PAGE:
Balancing Conflicting Priorities

It was November of 1979, and I was a freshmen quarterback on a pretty solid team.  From what I recall, I don’t think we lost but once or twice from 6th grade through 9th grade.  Now I wasn’t the best player by any means on that team.  We had some outstanding athletes on both offense and defense.  I just got the ball to them and enjoyed the success!

There was one special afternoon at the end of our season that I still remember today.  The 8th grade team had an additional game at the end of the season added to their schedule, and our Jr. High coach asked if I was interested in coaching them for that game.  He and the other coaches would still be there, but I would be in charge and call all the plays on offense.  Another player would handle the defensive calls.  Needless to say, I jumped at the opportunity.  I think everyone knew I wanted to be a coach at that time, and this opportunity was a great one.  I would also find out it was one huge challenge of battling conflicting priorities.

Needless to say, coaching guys one year younger could be a challenge.  That issue was fairly manageable as I evidently had some credibility with that team.  The real issue was balancing my desire to play everyone in the game and still try to win.  We had some guys on that team that worked hard in practice all year long, but rarely got to play. These guys just lacked the talent to compete against the best players for the other teams.

So there was the dilemma as the game went on.  Things happen so much faster when you are actually on the side lines making decisions, calling plays, and subbing players.  I had a huge desire to win and to show others that I was capable of coaching at even a higher level of competition.  I also wanted to get these guys in the game.  The “real” head coach had even commented to me that this additional game should be a chance to get everyone some playing time.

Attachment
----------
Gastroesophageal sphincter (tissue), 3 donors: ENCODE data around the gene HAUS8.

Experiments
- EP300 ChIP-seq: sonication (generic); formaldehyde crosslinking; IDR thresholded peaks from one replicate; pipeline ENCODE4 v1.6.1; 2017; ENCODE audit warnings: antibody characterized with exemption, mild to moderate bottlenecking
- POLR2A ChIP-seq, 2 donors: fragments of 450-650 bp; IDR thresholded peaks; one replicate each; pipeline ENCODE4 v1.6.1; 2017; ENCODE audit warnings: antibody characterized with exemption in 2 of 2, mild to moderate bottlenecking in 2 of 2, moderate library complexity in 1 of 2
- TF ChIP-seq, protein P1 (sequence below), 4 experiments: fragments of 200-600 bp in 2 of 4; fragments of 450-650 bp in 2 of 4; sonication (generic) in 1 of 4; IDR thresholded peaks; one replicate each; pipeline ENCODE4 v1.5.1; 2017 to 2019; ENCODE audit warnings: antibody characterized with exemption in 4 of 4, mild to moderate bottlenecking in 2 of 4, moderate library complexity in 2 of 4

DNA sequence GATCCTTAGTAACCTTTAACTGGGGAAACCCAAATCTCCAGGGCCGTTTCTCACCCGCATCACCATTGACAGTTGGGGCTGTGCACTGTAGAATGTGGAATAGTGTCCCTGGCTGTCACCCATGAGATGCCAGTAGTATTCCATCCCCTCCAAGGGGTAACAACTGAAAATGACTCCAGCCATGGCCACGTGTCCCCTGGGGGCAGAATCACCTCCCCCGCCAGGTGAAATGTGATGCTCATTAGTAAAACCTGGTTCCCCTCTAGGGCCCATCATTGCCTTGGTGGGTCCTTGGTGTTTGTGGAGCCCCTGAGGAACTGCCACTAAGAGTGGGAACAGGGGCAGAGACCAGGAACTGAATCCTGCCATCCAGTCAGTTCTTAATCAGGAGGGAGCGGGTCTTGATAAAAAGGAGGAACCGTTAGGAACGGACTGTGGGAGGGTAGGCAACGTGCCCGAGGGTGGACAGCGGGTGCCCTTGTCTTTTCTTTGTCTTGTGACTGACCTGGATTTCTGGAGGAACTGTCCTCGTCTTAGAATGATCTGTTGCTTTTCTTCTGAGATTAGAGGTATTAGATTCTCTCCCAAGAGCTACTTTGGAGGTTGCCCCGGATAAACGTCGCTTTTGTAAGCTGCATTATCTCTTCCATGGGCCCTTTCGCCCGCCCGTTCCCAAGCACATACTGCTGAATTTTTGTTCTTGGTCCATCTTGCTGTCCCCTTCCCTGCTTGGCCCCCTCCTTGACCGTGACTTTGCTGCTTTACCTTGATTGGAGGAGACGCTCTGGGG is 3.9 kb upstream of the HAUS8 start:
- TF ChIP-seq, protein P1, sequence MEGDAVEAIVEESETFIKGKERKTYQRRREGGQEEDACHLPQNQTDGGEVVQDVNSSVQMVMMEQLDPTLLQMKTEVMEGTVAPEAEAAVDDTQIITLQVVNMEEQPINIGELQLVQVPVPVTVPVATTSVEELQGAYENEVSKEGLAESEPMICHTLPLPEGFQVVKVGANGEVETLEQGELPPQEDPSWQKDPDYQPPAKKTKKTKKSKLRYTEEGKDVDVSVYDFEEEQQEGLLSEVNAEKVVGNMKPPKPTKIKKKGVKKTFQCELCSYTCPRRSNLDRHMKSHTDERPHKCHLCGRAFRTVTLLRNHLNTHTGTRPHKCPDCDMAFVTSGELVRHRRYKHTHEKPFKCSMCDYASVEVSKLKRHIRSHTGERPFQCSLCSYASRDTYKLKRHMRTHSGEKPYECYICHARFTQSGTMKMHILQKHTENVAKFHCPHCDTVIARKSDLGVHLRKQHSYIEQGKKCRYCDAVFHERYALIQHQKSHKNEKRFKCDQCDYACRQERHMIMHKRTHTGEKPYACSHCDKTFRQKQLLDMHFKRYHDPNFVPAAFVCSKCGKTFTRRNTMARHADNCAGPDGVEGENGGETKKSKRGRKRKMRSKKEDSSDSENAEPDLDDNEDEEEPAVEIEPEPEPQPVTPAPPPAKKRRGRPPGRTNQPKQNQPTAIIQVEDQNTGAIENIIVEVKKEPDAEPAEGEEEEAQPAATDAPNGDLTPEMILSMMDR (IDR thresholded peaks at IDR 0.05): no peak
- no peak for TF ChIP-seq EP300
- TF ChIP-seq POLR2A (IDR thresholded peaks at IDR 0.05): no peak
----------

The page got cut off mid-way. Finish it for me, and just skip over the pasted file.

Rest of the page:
As leaders, we will all face conflicting priorities at times, and the consequences will likely be much more important than an 8th grader getting to see the field during a game!  The issues could be extreme and could be very impactful to the people you lead or those that supervise you!  I don’t have the “silver bullet” that will guide you through every one of these situations, but I will share some thoughts that I hope will be helpful in these type situations.

  1. Know your purpose and convictions.  Let those factors that are defined beforehand be your guide here.  Don’t let emotion take over.  You lead from conviction and not emotion.
  2. Take some time to understand the source(s) of what may appear to be conflicting priorities.  Can you address one or both of the issues to create some common ground to eliminate the conflict or at least lessen the significance of the conflict?
  3. Always make short term decisions with long term interests in mind.  You have to survive the short term crisis, but never forget you are in it for the long term. 
  4. You may have a strong preference with one of the apparent conflicting priorities, but you may be caught in the middle of various schools of thought with those superior to you in your organization.  Those are tough situations.  My advice here is to make small moves, communicate concerns, stay close to the situation, and let time be your ally.  Generally time and continued communication helps ease the tension of conflicting priorities.
  5. Always look for common ground.  Build on common ground where you can and stay focused on what’s important.  Don’t let the conflict distract you from leading well. 

By the way, we lost the game that day.  We did get everyone some playing time, and I gained some perspective.  8th grade football games are important to 8th grades in the moment; however, no one remembers, other than me, who won that game.  I do hope it made a difference to some young men that day getting on the field!  

One lessen it has taken me a long time to learn is that long term focus should always direct our short term decisions.   I have to keep asking myself if I am doing the right thing today to ensure the right results long term!  A similar question applies to all of us leading others – Are we doing the right things today to ensure the best outcome for the organization and our people long term?

For a copy of the book “Leadership Basics for Success” see: and search for the title.  I wrote this short book several years ago to be used in supervisor development.

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